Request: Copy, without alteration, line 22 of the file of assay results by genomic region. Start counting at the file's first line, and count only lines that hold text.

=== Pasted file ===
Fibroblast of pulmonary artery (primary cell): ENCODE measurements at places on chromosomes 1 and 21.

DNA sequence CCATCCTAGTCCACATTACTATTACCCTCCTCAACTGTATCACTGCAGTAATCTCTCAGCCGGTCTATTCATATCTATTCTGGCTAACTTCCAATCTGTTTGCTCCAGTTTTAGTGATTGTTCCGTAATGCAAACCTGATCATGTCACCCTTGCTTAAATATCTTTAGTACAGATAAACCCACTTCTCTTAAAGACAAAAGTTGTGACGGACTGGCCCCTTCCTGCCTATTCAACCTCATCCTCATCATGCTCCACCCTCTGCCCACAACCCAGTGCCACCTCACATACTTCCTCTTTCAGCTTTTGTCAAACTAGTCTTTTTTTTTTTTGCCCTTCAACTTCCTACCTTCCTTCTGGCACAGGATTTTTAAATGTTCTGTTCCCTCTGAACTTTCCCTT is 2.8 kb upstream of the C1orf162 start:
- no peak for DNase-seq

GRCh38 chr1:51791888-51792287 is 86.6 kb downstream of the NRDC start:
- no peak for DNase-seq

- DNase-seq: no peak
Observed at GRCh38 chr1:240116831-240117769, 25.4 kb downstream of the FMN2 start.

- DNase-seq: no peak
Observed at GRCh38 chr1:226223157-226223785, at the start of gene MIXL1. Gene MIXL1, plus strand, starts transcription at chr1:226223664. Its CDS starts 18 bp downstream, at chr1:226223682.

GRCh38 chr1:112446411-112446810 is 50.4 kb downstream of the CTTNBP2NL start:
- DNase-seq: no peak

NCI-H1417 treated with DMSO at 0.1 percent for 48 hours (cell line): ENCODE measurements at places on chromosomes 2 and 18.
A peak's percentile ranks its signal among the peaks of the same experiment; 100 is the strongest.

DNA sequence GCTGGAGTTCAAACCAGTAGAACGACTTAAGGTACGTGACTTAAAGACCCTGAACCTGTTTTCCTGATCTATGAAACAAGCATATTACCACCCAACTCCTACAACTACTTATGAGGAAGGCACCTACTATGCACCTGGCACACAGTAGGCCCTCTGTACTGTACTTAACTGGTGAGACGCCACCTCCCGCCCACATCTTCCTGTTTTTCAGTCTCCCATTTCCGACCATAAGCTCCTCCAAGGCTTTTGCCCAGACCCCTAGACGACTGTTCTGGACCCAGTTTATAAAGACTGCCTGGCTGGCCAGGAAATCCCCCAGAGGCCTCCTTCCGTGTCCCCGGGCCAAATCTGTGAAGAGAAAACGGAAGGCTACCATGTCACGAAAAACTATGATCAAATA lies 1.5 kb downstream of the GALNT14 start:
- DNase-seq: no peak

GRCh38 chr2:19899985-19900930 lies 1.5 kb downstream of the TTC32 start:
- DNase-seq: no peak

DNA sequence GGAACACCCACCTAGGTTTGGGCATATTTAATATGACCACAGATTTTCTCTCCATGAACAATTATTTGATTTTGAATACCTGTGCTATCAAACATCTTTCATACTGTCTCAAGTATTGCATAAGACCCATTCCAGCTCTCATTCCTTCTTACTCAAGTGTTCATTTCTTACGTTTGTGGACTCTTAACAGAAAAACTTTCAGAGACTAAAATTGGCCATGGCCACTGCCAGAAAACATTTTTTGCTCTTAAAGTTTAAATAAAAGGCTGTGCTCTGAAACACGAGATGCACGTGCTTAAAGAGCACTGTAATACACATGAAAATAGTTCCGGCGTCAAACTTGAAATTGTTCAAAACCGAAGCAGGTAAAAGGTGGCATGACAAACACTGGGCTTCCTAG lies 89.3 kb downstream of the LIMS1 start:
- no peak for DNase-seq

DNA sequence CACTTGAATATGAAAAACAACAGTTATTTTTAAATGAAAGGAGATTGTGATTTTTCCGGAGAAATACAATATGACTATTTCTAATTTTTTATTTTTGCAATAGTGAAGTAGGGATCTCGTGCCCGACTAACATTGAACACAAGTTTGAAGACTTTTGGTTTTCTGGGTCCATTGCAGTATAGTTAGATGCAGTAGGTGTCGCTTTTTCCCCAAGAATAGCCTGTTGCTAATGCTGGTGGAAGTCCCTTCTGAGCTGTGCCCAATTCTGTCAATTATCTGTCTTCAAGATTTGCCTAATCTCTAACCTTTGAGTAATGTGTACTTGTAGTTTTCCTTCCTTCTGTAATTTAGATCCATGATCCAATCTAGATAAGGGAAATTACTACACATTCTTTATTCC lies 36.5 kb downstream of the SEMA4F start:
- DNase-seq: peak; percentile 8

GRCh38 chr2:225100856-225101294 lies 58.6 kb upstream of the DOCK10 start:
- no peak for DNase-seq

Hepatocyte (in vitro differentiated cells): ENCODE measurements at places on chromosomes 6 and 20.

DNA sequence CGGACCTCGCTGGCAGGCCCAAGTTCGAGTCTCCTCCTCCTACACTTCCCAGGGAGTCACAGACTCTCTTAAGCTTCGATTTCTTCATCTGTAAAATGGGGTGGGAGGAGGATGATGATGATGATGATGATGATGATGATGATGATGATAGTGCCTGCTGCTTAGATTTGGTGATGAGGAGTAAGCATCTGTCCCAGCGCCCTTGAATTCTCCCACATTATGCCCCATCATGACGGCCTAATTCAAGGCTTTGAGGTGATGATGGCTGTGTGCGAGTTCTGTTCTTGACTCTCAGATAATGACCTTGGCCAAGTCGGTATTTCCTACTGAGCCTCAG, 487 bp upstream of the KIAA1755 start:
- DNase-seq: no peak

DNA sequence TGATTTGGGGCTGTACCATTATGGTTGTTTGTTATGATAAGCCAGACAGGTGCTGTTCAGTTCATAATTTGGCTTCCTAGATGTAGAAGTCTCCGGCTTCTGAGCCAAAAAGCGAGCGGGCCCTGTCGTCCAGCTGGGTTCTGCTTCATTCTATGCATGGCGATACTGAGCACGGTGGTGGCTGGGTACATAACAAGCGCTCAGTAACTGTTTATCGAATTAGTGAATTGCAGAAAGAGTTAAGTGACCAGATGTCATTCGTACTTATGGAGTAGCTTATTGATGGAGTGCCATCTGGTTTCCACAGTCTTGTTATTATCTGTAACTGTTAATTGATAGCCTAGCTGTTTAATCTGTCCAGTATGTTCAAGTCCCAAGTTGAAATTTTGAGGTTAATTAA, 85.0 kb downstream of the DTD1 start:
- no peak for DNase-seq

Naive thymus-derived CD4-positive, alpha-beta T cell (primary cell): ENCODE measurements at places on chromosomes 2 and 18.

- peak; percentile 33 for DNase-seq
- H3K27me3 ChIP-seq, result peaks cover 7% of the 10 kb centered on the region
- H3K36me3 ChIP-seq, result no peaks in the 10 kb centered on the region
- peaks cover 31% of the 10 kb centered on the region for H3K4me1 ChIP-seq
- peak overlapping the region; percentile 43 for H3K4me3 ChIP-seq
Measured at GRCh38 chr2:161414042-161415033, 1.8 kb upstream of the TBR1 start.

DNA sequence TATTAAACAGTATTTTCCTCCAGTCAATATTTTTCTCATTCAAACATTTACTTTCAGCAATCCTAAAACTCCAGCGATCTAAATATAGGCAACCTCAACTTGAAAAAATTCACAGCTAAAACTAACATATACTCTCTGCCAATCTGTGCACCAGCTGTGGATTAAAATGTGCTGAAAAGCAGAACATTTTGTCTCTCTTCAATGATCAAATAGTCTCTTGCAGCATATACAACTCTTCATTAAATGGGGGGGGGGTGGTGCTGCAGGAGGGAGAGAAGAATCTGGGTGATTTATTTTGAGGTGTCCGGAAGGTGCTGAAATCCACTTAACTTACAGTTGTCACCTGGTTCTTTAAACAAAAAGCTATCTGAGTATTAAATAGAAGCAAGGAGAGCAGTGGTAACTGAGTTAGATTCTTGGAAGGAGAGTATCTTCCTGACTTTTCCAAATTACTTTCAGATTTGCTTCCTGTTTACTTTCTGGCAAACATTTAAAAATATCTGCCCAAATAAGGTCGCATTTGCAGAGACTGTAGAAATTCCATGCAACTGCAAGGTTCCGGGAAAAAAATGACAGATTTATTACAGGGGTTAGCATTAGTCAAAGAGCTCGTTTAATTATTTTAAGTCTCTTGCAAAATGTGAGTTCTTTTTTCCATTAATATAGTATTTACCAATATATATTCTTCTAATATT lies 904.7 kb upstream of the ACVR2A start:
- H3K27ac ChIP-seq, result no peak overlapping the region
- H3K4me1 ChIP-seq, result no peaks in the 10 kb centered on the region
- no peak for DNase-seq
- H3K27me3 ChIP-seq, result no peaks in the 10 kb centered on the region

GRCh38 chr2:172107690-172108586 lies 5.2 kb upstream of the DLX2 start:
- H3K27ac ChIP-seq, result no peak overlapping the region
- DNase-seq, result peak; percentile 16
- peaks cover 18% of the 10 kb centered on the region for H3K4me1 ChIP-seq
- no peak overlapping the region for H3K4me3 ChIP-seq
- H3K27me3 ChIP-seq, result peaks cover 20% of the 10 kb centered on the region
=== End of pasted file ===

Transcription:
GRCh38 chr2:225100856-225101294 lies 58.6 kb upstream of the DOCK10 start: